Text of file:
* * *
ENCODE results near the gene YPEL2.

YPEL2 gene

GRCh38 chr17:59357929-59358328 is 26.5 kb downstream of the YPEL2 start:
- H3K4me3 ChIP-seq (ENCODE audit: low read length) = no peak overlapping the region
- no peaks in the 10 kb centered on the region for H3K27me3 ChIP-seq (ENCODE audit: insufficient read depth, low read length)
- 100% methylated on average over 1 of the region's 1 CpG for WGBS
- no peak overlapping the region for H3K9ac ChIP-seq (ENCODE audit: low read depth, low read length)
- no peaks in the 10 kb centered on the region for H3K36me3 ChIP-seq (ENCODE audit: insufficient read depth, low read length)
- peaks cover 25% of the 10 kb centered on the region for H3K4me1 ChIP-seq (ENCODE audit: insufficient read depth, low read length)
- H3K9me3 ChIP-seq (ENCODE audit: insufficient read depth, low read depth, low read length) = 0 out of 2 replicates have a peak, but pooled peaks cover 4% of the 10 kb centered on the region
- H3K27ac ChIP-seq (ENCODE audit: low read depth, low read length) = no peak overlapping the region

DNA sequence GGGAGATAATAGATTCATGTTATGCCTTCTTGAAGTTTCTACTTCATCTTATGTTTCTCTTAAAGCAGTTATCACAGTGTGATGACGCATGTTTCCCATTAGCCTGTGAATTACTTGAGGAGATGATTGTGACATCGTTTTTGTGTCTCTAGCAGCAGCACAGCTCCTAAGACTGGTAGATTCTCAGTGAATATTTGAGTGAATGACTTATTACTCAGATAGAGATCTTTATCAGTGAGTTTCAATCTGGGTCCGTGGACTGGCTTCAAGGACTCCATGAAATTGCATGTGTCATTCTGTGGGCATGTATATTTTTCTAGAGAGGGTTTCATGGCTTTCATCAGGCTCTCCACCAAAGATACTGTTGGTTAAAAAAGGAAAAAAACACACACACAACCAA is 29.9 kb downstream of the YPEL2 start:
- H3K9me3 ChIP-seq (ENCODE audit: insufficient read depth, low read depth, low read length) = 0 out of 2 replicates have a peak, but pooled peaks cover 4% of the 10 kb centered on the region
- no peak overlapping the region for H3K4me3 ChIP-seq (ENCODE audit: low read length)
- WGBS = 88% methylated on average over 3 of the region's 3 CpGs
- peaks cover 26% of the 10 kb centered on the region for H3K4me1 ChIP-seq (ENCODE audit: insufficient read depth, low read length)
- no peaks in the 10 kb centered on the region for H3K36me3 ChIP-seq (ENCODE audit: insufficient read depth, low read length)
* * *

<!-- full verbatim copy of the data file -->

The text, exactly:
ENCODE results near the gene YPEL2.

YPEL2 gene

GRCh38 chr17:59357929-59358328 is 26.5 kb downstream of the YPEL2 start:
- H3K4me3 ChIP-seq (ENCODE audit: low read length) = no peak overlapping the region
- no peaks in the 10 kb centered on the region for H3K27me3 ChIP-seq (ENCODE audit: insufficient read depth, low read length)
- 100% methylated on average over 1 of the region's 1 CpG for WGBS
- no peak overlapping the region for H3K9ac ChIP-seq (ENCODE audit: low read depth, low read length)
- no peaks in the 10 kb centered on the region for H3K36me3 ChIP-seq (ENCODE audit: insufficient read depth, low read length)
- peaks cover 25% of the 10 kb centered on the region for H3K4me1 ChIP-seq (ENCODE audit: insufficient read depth, low read length)
- H3K9me3 ChIP-seq (ENCODE audit: insufficient read depth, low read depth, low read length) = 0 out of 2 replicates have a peak, but pooled peaks cover 4% of the 10 kb centered on the region
- H3K27ac ChIP-seq (ENCODE audit: low read depth, low read length) = no peak overlapping the region

DNA sequence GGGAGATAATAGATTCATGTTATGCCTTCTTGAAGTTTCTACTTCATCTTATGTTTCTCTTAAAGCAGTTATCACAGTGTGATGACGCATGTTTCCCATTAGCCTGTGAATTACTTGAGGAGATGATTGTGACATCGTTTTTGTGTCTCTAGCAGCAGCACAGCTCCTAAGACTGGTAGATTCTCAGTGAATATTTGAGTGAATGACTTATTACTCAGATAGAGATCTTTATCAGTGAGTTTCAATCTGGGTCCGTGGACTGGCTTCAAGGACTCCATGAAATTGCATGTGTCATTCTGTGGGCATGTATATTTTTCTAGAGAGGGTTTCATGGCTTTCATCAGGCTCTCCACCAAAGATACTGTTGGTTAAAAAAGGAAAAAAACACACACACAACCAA is 29.9 kb downstream of the YPEL2 start:
- H3K9me3 ChIP-seq (ENCODE audit: insufficient read depth, low read depth, low read length) = 0 out of 2 replicates have a peak, but pooled peaks cover 4% of the 10 kb centered on the region
- no peak overlapping the region for H3K4me3 ChIP-seq (ENCODE audit: low read length)
- WGBS = 88% methylated on average over 3 of the region's 3 CpGs
- peaks cover 26% of the 10 kb centered on the region for H3K4me1 ChIP-seq (ENCODE audit: insufficient read depth, low read length)
- no peaks in the 10 kb centered on the region for H3K36me3 ChIP-seq (ENCODE audit: insufficient read depth, low read length)